Tuesday, May 26, 2015

Leonard Nimoy and Mr. Spock

In the spirit of catching up with the last few months' activities, the March 6th issue of the Jewish Standard included another one of my op-eds, one I wrote regarding the  recent passing of actor Leonard Nimoy, best known for his portrayal of Mr. Spock on the Star Trek television series and motion pictures. Appearing under the title of Live Long and Prosper, with "Leonard Nimoy and Mr. Spock" as the subtitle, the piece goes like this:

The death of Leonard Nimoy on Friday, February 27, at 83, marked the passing of an American icon—indeed, a star of global renown, and a Jewish hero as well.

Nimoy’s accomplishments were many. He was an author, poet, musician, photographer, philanthropist, educator, and director, and of course an actor who played many roles on stage and screen. But he is best known for his role as Mr. Spock on Star Trek, the television series that first aired in 1966. It is a role he reprised in the various sequels, spinoffs, and remakes that appeared after the original series went off the air in 1969.

Nimoy was a Boston native, fluent in Yiddish, whose parents were Orthodox Jews who escaped from the Soviet Union. As he related in various interviews, his background informed his portrayal of the sole alien being on the Starship Enterprise. Spock hailed from the planet Vulcan but was also half-human, making him an alien on Vulcan as well. His status reflects that of immigrants and their children, first-generation Americans who, like Nimoy, grow up in a household, community, and culture that still has one foot in the old world.

As a child attending Orthodox services, Nimoy observed the Cohenim delivering the priestly benediction, and as an adult he appropriated their hand gesture when he introduced the Vulcan salute. The greeting that he added to the salute, “live long and prosper,” echoes the sentiment of the benediction, as well as the simple greeting “shalom” (further echoed in the ritual response, “peace and long life”). There is certainly cause for pride in this small Jewish contribution to global popular culture, but does this mean that Star Trek incorporates Jewish undertones, as Haaretz writer Nathan Abrams insisted in an article published the day after Nimoy’s death? Certainly, Jewish fans can take pleasure in the fact that Nimoy and co-star William Shatner are Jewish. So were several of the series’ writers, and we can assume that they all brought some elements of a Jewish sensibility to the program.

But let’s be clear that Star Trek was created by Gene Roddenberry, who was not Jewish, and who included characters from a variety of different backgrounds—Scottish, Irish, French, Italian, Russian, Japanese, and African—but never one who was identifiably Jewish. Indeed, the only characters with any real Jewish identity in the Star Trek universe appeared in a few of the many original novels published under license from Paramount Pictures. No doubt this is not because of any bias or prejudice on Roddenberry’s part, but rather because he associated Jewishness with religion, rather than nationality. His vision of the future was one in which science and progress reigned supreme, and any seemingly supernatural phenomena would inevitably be revealed to be a product of a highly advanced science, or biological evolution.

The conspicuous absence of any Jewish characters from Roddenberry’s melting-pot future can lead viewers to search for them in disguised, symbolic form, to look for what Sigmund Freud referred to as the return of the repressed. And the obvious form for a crypto-Judaic character to take would be that of an alien being. Indeed, while Shatner had the kind of looks that allowed him to pass as a WASP from Iowa, Nimoy’s features gave him what was considered at the time to be a relatively interchangeable “ethnic” appearance, so that earlier in his career he played Spanish, Mexican, and Native American characters. And certainly there are Jewish elements incorporated into Nimoy’s man from Vulcan, and into other aspects of Star Trek. Consider the episode called “Patterns of Force,” in which an alien planet patterns itself after Earth’s Nazi Germany, and is trying to wipe out their neighboring planet, called Zeon (an obvious reference to Zion).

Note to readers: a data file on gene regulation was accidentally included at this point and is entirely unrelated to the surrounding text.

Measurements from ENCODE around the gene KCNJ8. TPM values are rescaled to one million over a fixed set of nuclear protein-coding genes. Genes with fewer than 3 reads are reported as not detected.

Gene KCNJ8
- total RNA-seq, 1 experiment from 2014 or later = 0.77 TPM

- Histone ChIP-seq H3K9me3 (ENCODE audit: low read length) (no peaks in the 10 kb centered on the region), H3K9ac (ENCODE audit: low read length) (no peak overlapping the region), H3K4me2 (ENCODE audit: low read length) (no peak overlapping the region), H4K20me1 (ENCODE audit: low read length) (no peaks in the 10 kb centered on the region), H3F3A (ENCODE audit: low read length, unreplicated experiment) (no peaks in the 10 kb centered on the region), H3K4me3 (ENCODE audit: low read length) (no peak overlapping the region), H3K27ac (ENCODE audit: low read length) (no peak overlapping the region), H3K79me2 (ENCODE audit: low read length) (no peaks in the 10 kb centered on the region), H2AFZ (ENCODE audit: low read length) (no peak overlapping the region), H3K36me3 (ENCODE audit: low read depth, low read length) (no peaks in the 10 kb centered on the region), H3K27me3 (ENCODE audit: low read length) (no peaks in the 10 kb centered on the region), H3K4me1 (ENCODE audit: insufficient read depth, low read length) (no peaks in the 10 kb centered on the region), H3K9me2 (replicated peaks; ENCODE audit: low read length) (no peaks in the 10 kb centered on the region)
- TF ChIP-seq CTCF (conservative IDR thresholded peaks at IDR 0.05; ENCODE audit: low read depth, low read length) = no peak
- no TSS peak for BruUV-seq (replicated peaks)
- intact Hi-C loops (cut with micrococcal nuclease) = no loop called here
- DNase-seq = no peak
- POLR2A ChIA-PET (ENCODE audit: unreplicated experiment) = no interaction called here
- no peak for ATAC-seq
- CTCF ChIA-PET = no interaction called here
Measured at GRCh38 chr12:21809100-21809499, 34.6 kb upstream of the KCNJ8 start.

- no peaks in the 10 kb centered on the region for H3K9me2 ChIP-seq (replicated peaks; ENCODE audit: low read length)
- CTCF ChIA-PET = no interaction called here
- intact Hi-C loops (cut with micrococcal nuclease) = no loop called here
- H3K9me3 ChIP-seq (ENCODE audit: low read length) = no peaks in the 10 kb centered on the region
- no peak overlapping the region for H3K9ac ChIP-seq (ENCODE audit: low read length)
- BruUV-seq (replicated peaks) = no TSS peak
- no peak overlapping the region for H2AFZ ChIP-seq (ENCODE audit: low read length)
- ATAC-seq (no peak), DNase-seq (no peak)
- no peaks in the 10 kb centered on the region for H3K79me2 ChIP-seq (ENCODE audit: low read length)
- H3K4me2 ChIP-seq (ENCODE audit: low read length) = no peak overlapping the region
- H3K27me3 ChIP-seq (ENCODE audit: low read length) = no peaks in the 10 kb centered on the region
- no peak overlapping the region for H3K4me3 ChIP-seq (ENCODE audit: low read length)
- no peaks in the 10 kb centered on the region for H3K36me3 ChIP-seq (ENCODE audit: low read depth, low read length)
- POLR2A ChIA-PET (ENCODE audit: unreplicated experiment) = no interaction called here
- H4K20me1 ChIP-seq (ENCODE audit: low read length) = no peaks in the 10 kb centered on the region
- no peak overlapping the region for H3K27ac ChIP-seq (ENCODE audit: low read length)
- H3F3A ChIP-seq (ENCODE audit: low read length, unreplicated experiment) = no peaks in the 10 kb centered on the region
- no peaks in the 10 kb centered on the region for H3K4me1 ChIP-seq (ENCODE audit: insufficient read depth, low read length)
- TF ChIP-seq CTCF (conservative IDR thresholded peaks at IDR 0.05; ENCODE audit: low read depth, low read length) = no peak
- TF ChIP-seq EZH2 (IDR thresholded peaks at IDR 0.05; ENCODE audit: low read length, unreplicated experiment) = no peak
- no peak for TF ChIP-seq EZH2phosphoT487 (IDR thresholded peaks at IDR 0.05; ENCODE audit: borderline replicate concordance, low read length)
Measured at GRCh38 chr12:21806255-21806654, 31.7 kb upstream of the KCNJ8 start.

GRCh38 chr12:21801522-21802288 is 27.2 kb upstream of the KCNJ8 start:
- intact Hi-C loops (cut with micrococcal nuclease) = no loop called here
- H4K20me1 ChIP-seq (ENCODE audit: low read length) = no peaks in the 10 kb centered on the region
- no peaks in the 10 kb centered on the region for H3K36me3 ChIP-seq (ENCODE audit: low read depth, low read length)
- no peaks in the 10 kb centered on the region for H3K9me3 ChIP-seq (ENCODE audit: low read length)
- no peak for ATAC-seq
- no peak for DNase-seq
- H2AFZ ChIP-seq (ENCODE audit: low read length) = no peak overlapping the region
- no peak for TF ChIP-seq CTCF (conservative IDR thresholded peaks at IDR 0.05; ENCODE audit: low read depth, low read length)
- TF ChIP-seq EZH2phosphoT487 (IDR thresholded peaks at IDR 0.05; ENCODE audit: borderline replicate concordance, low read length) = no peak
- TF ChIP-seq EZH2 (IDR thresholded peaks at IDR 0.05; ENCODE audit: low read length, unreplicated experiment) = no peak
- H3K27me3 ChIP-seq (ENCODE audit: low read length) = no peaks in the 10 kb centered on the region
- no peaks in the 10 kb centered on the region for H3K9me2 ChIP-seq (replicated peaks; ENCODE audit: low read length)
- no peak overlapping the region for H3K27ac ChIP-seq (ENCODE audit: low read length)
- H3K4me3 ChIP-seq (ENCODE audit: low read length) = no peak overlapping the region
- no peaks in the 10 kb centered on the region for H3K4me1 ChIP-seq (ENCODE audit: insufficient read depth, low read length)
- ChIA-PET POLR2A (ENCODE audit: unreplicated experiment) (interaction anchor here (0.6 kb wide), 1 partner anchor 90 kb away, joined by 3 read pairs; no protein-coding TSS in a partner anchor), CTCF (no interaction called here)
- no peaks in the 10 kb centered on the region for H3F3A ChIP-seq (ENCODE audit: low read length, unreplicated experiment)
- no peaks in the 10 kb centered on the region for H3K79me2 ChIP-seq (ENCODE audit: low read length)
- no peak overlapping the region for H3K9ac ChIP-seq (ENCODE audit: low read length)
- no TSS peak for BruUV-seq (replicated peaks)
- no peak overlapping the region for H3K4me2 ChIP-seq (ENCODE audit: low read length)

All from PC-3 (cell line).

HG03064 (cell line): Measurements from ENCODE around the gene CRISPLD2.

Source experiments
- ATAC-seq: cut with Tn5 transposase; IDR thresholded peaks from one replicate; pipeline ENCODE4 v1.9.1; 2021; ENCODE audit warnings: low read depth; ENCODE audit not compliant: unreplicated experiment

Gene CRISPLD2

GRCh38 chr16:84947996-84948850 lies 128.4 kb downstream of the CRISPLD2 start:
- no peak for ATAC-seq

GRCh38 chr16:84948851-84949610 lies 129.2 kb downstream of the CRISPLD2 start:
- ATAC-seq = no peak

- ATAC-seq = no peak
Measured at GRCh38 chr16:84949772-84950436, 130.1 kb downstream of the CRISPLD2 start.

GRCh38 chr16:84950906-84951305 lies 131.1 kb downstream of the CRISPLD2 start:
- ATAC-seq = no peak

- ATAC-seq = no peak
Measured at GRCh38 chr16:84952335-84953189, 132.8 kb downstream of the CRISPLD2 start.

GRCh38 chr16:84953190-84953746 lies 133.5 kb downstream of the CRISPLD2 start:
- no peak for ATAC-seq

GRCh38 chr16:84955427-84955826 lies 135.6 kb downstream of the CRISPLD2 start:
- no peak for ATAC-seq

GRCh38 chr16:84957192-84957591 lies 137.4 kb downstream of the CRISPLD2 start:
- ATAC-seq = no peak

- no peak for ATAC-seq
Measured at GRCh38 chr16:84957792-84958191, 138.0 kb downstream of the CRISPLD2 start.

But I want to suggest that Abrams and others are wrong about Spock being implicitly Jewish. It perhaps is revealing that Abrams mistakenly refers to the character as “Dr.” Spock, a mistake not uncommon among those not very familiar with the series. Nimoy’s character usually is referred to as “Mr.” Spock, in keeping with naval tradition about first officers, and occasionally by his rank, which was at various times commander, captain, and ambassador. Dr. Spock was, of course, Benjamin Spock, the famous pediatrician whose bestselling book, Baby and Child Care, served as a bible to the parents in the postwar era. Like Roddenbery, Dr. Spock was not Jewish. The name Spock is Dutch, originally spelled Spaak.

Spock’s home planet, Vulcan is named for the Roman god of fires and forges, and Vulcans are revealed to be related to another alien race, the warlike Romulans, named for the founder of Rome. Vulcan philosophy, which venerates logic above all else, represents a view that is very much in keeping with Athens rather than Jerusalem. Vulcans revere Surak as the founder of their philosophy. Surak has little in common with Moses but quite a bit with Socrates, with some Gandhi thrown in for good measure. So while Spock’s home planet is depicted as having the kind of hot, dessert-like climate that we associate with the Middle East, the stronger connection is to the European side of the Mediterranean.

Abrams associates Vulcan intellectualism with the people of the book, but the aliens do not seek a balance between faith and reason, in the fashion of Maimonides, but rather enforce a strict discipline, suppressing all emotion, in a way that is very much in keeping with another branch of ancient Greek philosophy, Zeno’s Stoicism. Moreover, suppression of emotions often is linked to dehumanization, as a means of forcing individuals to adapt to mechanization and industrialism, yielding a technological being well suited to being a cog in a machine, rather than a mensch, a real, well rounded human being. We may therefore identify with Spock’s struggles, and admire his superior physical and mental abilities, but it is his human side that is the most Jewish part of him.

Following a long tradition in western culture, Roddenberry used orientalism to convey a sense of the alien, and this includes Jewish as well as Arabic, Persian, and Chinese elements. With his raised eyebrows, Spock bears a certain similarity to Ming the Merciless, the alien villain from the old Flash Gordon serials. But it was not until long after Roddenberry’s death in 1991 that a Jewish film director, J. J. Abrams, who was recruited to reboot the series, invokes the destruction of the Temple and subsequent diaspora by having the planet Vulcan destroyed by Romulans. In that 2009 film, called simply Star Trek, time travel is used to generate an alternate timeline, and Leonard Nimoy makes a cameo appearance as the original, now-elderly Spock, while Zachary Quinto takes on the main role as the new Spock. (Quinto is of Italian ancestry, and Italians and Jews often have been cast interchangeably in film and television.) Nimoy’s final film appearance was in the 2013 sequel, Star Trek Into Darkness, also directed by Abrams.